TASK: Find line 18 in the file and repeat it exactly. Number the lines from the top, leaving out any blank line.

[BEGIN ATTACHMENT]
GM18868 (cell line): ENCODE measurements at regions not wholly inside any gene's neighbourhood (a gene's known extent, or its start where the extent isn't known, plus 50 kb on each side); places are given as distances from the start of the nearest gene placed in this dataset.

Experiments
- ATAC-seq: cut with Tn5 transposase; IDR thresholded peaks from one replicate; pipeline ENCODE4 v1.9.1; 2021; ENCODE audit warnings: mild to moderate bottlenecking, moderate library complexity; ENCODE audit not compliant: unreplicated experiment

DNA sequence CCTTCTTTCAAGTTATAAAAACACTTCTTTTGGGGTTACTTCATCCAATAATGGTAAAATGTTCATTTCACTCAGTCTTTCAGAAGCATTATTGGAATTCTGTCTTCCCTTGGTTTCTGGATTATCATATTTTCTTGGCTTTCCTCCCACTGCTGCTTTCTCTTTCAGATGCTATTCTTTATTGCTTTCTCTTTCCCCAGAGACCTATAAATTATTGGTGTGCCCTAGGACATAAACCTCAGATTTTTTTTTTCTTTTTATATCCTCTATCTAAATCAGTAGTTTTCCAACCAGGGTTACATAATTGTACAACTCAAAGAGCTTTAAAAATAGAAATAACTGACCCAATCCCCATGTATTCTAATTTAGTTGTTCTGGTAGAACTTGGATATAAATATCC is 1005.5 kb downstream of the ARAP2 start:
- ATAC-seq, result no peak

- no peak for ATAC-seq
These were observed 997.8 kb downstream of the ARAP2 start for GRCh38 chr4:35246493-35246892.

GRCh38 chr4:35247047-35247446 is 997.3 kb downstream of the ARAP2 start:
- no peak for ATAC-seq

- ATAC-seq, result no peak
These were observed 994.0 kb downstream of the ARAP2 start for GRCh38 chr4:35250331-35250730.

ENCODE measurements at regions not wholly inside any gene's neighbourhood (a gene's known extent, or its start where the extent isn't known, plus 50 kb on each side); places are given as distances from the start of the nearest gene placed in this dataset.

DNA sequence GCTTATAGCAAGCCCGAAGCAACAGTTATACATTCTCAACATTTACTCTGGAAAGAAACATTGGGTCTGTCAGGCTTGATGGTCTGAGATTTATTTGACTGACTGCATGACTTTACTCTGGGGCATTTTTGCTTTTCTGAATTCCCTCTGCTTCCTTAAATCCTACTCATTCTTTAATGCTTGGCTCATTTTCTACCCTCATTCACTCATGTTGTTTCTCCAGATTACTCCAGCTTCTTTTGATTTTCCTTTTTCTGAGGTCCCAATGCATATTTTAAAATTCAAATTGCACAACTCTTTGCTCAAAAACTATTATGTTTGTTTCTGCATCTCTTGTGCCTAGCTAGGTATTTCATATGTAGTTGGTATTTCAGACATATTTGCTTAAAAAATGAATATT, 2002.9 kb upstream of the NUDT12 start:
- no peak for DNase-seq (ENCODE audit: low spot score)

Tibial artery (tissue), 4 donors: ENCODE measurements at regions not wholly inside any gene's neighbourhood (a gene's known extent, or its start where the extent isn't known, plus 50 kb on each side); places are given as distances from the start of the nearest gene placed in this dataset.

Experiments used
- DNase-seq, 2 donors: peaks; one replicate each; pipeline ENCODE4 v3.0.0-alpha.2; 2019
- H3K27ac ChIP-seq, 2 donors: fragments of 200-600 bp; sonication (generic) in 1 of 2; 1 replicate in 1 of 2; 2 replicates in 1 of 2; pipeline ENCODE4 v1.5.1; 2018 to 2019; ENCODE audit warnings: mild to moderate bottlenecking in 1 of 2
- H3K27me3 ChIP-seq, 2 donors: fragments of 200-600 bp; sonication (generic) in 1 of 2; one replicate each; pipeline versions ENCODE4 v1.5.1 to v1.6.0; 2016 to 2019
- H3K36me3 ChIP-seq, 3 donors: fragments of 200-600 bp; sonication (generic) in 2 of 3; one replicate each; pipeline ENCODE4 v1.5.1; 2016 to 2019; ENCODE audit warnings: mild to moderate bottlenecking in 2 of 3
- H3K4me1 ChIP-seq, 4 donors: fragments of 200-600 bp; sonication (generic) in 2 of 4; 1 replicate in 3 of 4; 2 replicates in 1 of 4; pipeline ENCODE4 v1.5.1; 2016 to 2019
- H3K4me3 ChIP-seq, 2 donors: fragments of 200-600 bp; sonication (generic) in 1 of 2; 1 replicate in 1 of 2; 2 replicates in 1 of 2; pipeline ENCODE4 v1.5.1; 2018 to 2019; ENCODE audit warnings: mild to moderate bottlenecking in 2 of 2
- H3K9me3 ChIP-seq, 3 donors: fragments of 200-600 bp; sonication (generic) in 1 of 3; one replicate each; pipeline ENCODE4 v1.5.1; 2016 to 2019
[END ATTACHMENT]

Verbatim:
- H3K27ac ChIP-seq, 2 donors: fragments of 200-600 bp; sonication (generic) in 1 of 2; 1 replicate in 1 of 2; 2 replicates in 1 of 2; pipeline ENCODE4 v1.5.1; 2018 to 2019; ENCODE audit warnings: mild to moderate bottlenecking in 1 of 2